Phase equalization causes the composite phase shift as a function of the frequency for the cascade of the channel filter and the equalizer to be as close to linear as possible. The phase equalization function is suitably implemented as an all-pass filter (i.e. all magnitudes are passed with unity magnitude) whose phase-shift-vs-frequency characteristic can be adjusted. The phase equalizer is suitably configured to compensate for phase shifts induced by the low pass filter 522 and/or any other sources of unwanted phase shifts. Magnitude equalization addresses passband magnitude ripple distortion by adding a cancellative passband magnitude ripple, such that the net ripple (i.e. product of the cascaded magnitude effects) is reduced.
In the present exemplary embodiment as shown schematically in
In an exemplary embodiment including frequency shifting, the resulting frequency-converted, phase-adjusted scaled and filtered excursion 552 comprises a waveform corresponding to the scaled excursion of the baseband modulated signal 222 beyond the threshold magnitude. Due to the filtering, the phase-adjusted filtered signal 552 only an acceptable amount of spectral energy outside the approved bandwidth.
One purpose of the present inventive concept is that the scaled excursion signal 516 is provided to the excursion filter system 514 to remove any components in the scaled excursion signal 516 outside of the approved channel bandwidths. In particular, the scaled excursion signal 516 is provided to each down-converter 520, which translates the center frequency of the signal from each channel offset frequency to baseband. The frequency-translated signal 536 is then provided to the low-pass filter 522, which filters out frequencies above the cutoff frequency. In the present embodiment, the cutoff frequency corresponds to one half the bandwidth of the approved bandwidth. The filtered signal 538 is then adjusted by the up-converter 524 to frequency-translate the signal to the original channel offset frequency. The filtered signal, including sub-channels within a particular passband or channel, may also be processed for phase and magnitude adjustment to compensate for changes induced by the excursion signal generator 512 and the excursion filter system 514.
In a system using sub-channels, each channel filter 518 may adjust the magnitude of the various sub-channel filters according to the magnitudes of the sub-channels in the signal. Consequently, sub-channel signals in the excursion signal having lower magnitudes are subjected to greater attenuation than those having greater magnitudes. In a time division environment, each channel filter 518 may adjust the magnitude of the various channel filter gain-adjustments in a manner dependent on the time slots for the excursion signal according to the magnitudes of the signals in those time-slots in the baseband modulated signal 222. Thus, excursion channel time slots corresponding to signal channel time slots having lower energy magnitudes are subjected to greater attenuation than excursion channel time slots corresponding to signal channel time slots having greater energy magnitudes. Each channel filter 518 may also apply a smoothing window to the filtered excursion signal generated by that channel filter.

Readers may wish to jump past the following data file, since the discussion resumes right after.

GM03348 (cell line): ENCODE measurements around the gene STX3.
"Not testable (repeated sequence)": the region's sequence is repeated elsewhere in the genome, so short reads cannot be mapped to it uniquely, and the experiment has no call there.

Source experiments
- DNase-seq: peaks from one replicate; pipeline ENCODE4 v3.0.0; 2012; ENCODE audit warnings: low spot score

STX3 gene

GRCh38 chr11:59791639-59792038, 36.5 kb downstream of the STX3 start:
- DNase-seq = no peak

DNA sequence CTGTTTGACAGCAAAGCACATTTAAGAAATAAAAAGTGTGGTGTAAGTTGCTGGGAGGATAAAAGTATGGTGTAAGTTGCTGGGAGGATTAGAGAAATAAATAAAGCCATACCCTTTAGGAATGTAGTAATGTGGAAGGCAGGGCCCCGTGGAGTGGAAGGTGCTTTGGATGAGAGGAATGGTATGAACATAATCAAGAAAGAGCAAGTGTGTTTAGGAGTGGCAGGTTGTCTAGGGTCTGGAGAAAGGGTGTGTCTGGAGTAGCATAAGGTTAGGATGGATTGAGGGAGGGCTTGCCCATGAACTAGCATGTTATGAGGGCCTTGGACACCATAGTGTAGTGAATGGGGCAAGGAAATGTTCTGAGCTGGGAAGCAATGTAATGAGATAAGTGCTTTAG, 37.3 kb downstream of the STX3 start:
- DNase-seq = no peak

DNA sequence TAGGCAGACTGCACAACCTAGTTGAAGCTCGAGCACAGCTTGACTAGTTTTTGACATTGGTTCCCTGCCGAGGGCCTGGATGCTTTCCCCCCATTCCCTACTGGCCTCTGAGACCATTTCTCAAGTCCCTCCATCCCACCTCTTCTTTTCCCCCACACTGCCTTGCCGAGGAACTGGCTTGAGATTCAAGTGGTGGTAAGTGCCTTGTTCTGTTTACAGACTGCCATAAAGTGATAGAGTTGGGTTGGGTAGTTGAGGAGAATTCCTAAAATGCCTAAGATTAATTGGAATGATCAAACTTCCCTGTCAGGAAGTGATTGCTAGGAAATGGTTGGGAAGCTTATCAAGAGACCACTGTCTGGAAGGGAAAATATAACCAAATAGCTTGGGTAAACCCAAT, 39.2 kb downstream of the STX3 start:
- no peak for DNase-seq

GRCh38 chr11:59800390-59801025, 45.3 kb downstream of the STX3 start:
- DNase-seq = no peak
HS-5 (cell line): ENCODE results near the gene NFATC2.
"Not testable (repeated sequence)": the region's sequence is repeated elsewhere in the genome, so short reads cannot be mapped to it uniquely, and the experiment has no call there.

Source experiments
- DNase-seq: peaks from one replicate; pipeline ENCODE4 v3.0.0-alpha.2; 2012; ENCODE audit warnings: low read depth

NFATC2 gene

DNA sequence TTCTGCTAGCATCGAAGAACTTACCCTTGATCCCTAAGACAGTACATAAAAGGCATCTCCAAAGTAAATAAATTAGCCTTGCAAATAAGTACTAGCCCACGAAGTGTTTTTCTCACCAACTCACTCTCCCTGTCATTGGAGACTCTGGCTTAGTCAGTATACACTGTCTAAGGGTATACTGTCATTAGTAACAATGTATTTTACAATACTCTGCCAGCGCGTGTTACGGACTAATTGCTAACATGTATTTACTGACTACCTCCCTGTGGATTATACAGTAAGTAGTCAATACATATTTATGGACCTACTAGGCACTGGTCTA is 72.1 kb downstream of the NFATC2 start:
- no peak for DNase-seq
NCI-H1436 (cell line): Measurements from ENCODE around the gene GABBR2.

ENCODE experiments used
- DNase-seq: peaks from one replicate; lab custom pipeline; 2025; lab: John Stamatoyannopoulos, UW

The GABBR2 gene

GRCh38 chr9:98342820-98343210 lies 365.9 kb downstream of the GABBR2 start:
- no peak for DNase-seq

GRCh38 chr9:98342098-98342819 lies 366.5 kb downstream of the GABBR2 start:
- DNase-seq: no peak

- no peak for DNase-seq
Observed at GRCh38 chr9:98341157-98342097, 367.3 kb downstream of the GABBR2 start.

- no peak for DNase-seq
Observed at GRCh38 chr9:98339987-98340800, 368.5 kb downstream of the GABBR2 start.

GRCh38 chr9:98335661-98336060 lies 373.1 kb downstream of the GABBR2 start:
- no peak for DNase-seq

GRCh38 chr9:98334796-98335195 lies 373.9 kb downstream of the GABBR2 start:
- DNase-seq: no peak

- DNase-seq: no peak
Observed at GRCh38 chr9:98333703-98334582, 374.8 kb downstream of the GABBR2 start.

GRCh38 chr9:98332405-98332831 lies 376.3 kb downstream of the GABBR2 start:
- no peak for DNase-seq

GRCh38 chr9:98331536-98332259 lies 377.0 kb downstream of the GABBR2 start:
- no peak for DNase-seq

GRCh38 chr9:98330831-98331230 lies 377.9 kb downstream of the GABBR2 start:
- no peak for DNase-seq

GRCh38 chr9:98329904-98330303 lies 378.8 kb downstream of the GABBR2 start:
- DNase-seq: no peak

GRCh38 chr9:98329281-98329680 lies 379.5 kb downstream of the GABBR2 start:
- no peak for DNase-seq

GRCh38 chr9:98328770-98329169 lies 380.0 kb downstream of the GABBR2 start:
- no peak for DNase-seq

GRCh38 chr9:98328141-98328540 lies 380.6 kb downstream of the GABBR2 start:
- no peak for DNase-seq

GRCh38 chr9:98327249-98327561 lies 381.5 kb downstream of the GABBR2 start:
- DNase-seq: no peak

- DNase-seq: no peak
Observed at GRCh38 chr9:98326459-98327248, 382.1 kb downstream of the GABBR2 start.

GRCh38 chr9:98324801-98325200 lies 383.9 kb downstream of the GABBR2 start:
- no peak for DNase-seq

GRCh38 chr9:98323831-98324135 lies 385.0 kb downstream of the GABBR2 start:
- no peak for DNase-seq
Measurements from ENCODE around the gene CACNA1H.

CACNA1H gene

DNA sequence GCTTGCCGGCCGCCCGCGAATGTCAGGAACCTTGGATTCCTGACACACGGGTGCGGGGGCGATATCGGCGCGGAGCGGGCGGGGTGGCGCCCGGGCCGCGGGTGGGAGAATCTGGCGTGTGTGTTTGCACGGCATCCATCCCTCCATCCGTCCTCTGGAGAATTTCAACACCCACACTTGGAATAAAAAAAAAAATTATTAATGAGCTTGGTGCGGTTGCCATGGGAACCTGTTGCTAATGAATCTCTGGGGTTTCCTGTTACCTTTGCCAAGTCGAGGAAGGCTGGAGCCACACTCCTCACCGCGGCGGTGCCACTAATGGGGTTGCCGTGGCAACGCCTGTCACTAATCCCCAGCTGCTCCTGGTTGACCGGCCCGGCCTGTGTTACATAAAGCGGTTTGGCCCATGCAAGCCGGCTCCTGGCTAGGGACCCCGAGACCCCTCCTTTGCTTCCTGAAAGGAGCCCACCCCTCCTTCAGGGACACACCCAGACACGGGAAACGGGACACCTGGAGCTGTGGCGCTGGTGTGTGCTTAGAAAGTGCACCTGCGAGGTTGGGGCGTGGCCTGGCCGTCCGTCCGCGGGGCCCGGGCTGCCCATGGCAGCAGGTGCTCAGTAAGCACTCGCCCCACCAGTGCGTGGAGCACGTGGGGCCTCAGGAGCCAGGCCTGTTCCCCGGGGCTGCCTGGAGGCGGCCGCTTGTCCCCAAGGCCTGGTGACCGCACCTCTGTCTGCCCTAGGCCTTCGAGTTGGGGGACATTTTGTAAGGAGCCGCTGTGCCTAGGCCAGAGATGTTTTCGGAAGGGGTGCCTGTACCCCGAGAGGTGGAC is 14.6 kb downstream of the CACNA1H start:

The composite filtered signal 552 comprises a waveform corresponding to the waveform of the excursion beyond the threshold in the baseband modulated signal 222. By filtering the excursion signal, unwanted frequency components, such as those attributable to spectral regrowth or other signal processing effects, may be eliminated from the composite filtered excursion signal 552. When this composite filtered signal 552 is subtracted from the delayed baseband modulated signal 222 by the excursion reducer, the resulting peak-reduced signal 224 tends to exhibit maximum peak magnitudes that are essentially equal to the magnitude threshold and exhibit few or no unwanted frequency components introduced by the peak-power reduction component 212. Consequently, the peak-power of the signal decreases, facilitating use of a lower cost amplifier 216 while satisfying all regulatory spectral constraints (masks) and minimizing distortion to the original signal.
In addition, the peak-reduction component 212 need not precisely determine the instant at which an excursion peak occurs, or the precise amplitude and phase value of the peak, as is critical in many alternative approaches. E.g., T. May and H. Rohling, “Reducing the Peak-To-Average Power Ratio in OFDM Radio Transmission Systems,” Proc. 1998 Vehicular Tech. Conf., vol. 3, pp. 2474-78, May 18-21, 1998. Peak-reduction techniques that subtract a scaled and time-aligned version of a constant band-limited pulse shape from the original signal are known to exhibit high sensitivity to errors in determining the precise magnitude, phase and precise instant at which the peak occurs, forcing high over-sampling to mitigate this degradation, as described by M. Lampe and H. Rohling, “Reducing Out-of-Band Emissions Due to Nonlinearities in OFDM Systems,” 49th IEEE Conference on Vehicular Technology, 16-20 May, 1999, pp. 2255-2259. The alternative method described herein completely eliminates this critical sensitivity by processing a multi-sample portion (i.e. peak-event) of the excursion waveform; each individual peak event is scaled, filtered and subtracted from the baseband modulated signal 222 with corrections for delays and equalization. Further, the peak-power reduction component suitably operates in the same manner, regardless of the number of input signals. The substantial peak-reduction performance improvement using the new approach is directly attributable to eliminating the prior art's limitation of scaling a constant (band-limited) pulse shape; the highly variable shape of signal peaks demands generation of an optimal cancellation waveform (i.e. filtered and scaled peak-event) for each individual signal peak.